Royal Museums Greenwich
Home > Children > Games & Toys > Deep space home planetarium

Deep space home planetarium

Deep space home planetariumDeep space home planetarium

Click to view larger image

Deep space home planetariumDeep space home planetarium
Deep space home planetariumDeep space home planetarium
Price: £45.00 Product code: TG0093

Transform your darkened room into an outer space light show and explore the universe with the Deep Space Home Planetarium and Projector.

 This table top planetarium and projector has its own stand and the main body of the unit rotates so you can use either the projector or the planetarium. The planetarium has two domes, one projecting star patterns and the other projecting constellations onto ceilings and walls.

 Place the black star or constellation dome onto the slots on the head of the deep space unit, and watch the images rotate around your room. Add the night light dome and deep space becomes a cool night light with rotating stars and constellations.

 Swivel the unit around and use the high quality projector to view 24 colour NASA and Hubble Telescope photographs of spacecraft, astronauts, planets and nebulae from three changeable slide discs.

  • Projected image up to 1meter/36inches and still maintains clarity.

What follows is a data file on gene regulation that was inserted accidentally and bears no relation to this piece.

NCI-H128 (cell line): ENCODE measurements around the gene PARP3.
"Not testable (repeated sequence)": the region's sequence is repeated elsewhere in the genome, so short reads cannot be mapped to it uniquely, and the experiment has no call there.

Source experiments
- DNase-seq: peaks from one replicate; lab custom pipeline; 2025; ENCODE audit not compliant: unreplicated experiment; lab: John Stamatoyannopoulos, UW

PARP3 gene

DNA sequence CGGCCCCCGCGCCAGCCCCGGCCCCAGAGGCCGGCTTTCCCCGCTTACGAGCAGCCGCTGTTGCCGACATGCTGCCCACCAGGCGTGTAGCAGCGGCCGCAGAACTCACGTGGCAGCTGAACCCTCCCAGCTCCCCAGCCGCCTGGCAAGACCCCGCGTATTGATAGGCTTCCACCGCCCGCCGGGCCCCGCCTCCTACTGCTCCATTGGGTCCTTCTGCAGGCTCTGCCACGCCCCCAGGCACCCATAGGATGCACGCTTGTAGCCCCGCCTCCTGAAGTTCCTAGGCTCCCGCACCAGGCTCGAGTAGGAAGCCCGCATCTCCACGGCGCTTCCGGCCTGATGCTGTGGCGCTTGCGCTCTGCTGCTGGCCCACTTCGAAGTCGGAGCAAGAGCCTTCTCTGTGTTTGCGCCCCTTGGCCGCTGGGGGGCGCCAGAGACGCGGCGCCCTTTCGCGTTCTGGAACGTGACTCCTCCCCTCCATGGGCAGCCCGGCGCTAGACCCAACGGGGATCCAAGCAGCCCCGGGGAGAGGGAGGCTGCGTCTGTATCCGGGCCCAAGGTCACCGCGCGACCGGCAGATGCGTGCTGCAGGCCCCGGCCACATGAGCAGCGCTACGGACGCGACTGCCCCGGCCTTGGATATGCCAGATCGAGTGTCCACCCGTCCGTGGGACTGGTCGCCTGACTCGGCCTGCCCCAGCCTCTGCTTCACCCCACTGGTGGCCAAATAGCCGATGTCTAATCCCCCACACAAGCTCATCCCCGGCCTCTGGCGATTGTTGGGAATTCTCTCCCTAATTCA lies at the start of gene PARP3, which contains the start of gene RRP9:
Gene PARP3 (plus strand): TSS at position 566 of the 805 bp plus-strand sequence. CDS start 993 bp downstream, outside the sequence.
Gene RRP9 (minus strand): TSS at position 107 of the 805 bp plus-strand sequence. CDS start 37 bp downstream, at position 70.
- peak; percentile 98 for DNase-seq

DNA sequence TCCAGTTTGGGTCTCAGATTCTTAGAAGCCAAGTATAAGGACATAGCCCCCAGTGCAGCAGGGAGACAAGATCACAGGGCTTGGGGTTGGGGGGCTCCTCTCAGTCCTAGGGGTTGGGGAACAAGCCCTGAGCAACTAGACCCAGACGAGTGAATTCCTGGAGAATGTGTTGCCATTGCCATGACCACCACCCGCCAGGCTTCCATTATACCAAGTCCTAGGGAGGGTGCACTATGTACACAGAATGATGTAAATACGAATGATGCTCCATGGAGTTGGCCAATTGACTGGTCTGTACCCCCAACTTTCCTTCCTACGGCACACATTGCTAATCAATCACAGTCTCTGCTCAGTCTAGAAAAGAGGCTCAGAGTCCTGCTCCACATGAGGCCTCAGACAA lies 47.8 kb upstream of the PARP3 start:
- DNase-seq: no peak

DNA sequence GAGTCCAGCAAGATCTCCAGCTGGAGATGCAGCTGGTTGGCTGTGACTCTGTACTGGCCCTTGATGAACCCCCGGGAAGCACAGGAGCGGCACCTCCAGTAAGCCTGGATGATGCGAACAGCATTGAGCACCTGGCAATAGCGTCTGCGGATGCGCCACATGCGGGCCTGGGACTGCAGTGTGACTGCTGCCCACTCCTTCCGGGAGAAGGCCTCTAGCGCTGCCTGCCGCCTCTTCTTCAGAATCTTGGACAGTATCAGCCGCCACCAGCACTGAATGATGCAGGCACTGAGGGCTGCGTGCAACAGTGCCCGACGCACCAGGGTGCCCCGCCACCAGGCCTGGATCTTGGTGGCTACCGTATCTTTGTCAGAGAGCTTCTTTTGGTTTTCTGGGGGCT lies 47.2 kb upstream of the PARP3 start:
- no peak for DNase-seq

• Twist the lens head to focus the images on your wall or ceiling
  • Requires 3AA batteries


Running from 7th June to 15th September 2013, Visions of the Universe tells the story of astronomical imaging – from the earliest drawings done by hand to the latest pictures from Hubble and the Mars Curiosity rover.

The exhibition brings together some of the best astronomical photographs ever made and showcases over a hundred captivating images of stars, planets, galaxies and many other celestial highlights.

From ethereal images of deep space to close-up views of our planetary neighbours, Visions of the Universe features photographs from NASA, the Russian space programme and some of the greatest telescopes in the world, as well as highlights from the last four years of the Royal Observatory’s highly successful Astronomy Photographer of the Year competition.

You may also be interested in: